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The Myth of Next Year's Pitching Free Agent Class

I've seen this show and it's happening again, but I don't know how to stop it.

When the Twins dangled Johan Santana in 2007, the Yankees declined to spend prospects and money on the lefty. They figured they'd cull from the rich free agent class of 2008. They missed the playoffs in 2008, and were by then so desperate for pitching that they signed AJ Burnett for 5 years and gave CC Sabathia an opt out clause.

There was talk that 2010 would feature "the greatest free agent pitching class ever," Cliff Lee, Roy Halladay, Brandon Webb and Josh Beckett would be available. A rich team could build a superstar rotation from nothing. That's sort of what happened when the Phillies traded Lee for Halladay and signed Halladay to an extention, then re-signed Lee. Beckett never tested free agency, staying in Boston on his own extension. Webb's arm never bounced back from a string of injuries.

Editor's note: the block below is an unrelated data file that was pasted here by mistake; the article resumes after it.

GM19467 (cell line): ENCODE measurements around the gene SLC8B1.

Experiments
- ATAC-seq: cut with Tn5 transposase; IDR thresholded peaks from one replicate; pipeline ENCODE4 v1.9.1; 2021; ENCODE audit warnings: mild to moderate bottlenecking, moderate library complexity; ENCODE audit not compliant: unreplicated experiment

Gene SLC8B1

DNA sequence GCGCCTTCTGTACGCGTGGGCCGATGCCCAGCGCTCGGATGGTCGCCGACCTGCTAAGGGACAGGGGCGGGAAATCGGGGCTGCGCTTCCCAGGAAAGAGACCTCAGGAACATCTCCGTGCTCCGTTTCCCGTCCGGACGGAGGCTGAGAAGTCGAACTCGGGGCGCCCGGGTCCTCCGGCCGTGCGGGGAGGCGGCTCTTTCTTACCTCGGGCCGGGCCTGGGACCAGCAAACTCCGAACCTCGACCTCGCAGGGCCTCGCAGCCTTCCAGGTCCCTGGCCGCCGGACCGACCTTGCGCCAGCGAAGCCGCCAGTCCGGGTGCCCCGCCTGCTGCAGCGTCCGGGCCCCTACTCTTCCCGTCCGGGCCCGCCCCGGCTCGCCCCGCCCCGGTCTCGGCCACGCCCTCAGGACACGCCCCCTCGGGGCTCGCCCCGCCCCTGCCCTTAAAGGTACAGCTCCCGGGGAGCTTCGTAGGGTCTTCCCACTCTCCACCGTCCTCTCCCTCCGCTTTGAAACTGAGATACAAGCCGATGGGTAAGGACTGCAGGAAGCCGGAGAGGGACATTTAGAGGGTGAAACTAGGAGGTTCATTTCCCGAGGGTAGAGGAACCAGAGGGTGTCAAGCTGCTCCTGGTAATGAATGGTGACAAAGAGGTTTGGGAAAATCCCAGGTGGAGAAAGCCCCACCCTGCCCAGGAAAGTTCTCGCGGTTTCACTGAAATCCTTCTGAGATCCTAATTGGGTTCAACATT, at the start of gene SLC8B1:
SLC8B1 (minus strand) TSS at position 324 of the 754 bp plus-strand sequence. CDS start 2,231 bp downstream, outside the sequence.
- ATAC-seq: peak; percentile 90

So before we get too excited about waiting for the 2013 free agent class (free agents after the 2012 season), let's remember that there's almost no way that Matt Cain, Jon Danks, Zach Greinke, Cole Hamels, Dan Haren, and Shaun Marcum will hit free agency. If history is a guide, half of them will sign extensions, 1 in 3 will lose effectiveness to age and injury, and the couple pitchers who hit the open market will have so much leverage that they will win too many years and too many perks.

The Yankees need to fix their pitching rotation, either through the pitchers currently available by sale or trade or through their own farm. We can't wait for a solution to come to us.